Richard was a very successful businessperson and founder of a company as well as a savvy investor. He was admired for his ability to solve problems and make quick decisions — the traits of a leadership archetype that leadership coach Lolly Daskal calls “the navigator.” When Richard, now in retirement, declared that he would be interested in joining a board, the offers rolled in. However, as Daskal recounts in the introduction to her book The Leadership Gap, Richard failed spectacularly as a board member. He was “impetuous, arrogant and egotistical,” she writes — the traits of the negative leadership archetype she calls “the fixer.” Richard was eventually asked to leave the board. As Daskal explains, the very traits that had worked for him as a CEO worked against him as a board member.
Archetypes and Shadows
It is very difficult for successful leaders to recognize that the personality traits and the actions that helped them succeed in the past can actually undermine their success in the present and future. As a result, Daskal writes, these leaders hit a leadership gap: what worked in the past no longer works, and for the first time they fail.
In The Leadership Gap, Daskal explores how every leadership archetype has a shadow archetype in which the traits, mindset and actions of the past can become barriers to success. Specifically, Daskal describes how
The Rebel, characterized by self-confidence, becomes the Imposter, who is plagued by self-doubt.
The Explorer, whose intuition is the root of success, becomes the Exploiter, who uses manipulation to succeed.
The Truth Teller, who embraces candor at all times, becomes the Deceiver, who only creates suspicion.
The Hero, who embodies courage, becomes the Bystander, who embodies cowardice.
The Inventor, who is driven by integrity, becomes the Destroyer, who is morally corrupt.
TheNavigator, who trusts and is trusted, becomes the Fixer, who is endlessly arrogant.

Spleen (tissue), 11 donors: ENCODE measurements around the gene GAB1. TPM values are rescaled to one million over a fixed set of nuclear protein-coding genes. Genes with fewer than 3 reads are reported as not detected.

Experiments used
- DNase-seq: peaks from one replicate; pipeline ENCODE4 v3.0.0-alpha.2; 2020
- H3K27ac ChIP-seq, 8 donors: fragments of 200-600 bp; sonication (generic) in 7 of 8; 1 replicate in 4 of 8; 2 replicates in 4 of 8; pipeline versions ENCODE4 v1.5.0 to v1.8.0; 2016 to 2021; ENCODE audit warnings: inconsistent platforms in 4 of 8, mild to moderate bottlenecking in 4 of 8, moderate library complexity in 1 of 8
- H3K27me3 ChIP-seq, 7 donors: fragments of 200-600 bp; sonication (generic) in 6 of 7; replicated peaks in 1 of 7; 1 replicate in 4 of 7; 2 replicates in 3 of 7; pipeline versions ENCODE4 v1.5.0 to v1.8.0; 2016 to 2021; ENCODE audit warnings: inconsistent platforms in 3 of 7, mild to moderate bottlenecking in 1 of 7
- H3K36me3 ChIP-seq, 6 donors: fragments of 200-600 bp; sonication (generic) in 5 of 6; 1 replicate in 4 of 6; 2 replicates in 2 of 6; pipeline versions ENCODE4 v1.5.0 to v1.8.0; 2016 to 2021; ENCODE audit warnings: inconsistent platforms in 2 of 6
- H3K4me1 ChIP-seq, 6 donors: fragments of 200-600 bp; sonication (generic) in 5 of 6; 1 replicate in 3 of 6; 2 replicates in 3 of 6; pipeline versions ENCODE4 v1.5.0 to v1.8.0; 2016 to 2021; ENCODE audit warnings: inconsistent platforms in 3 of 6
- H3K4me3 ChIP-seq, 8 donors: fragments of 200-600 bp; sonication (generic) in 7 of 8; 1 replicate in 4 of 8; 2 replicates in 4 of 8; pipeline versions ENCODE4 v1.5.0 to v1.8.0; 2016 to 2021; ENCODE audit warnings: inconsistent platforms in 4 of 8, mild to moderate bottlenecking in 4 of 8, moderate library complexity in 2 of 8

The Knight, for whom loyalty is everything, becomes the Mercenary, who only thinks of him- or herself.
The Fine Line
How do the same traits and mindsets that made people positive role models in the past turn them into negative shadows of themselves?
The transformation of the Explorer into an Exploiter offers one example. As Daskal explains, the Explorer archetype describes a leader who is a pathfinder, who is willing to challenge assumptions and find new ways of doing things — to “create new paradigms.” What drives Explorers is their intuition: they gather information, they dip into their knowledge, but most of all, they trust their intuition. Intuition is more than a hunch, it is a feeling — a feeling about which they are certain.
Unfortunately, this certainty and this trust in their intuition can cause Explorers to start manipulating others in pursuit of their goals. They know and feel what needs to be done, and refuse to be knocked off the path. Instead, writes Daskal, they set themselves up as experts, who know it all; withhold information, since information is power; use threats and respond with anger when they are crossed.
In sum, Daskal demonstrates that there is a surprising but recurring fine line between intuition and manipulation.
From Courage to Cowardice
In other chapters, she demonstrates this same fine line between the strength of the positive archetype and the core trait of the negative archetype.
Leaders are bound to identify with at least one of the archetypes in Daskal’s book. As a result, The Leadership Gap: What Gets Between You and Your Greatness offers a powerful framework to help successful people reconsider the strengths that helped them in the past and whether those strengths are now undermining their success.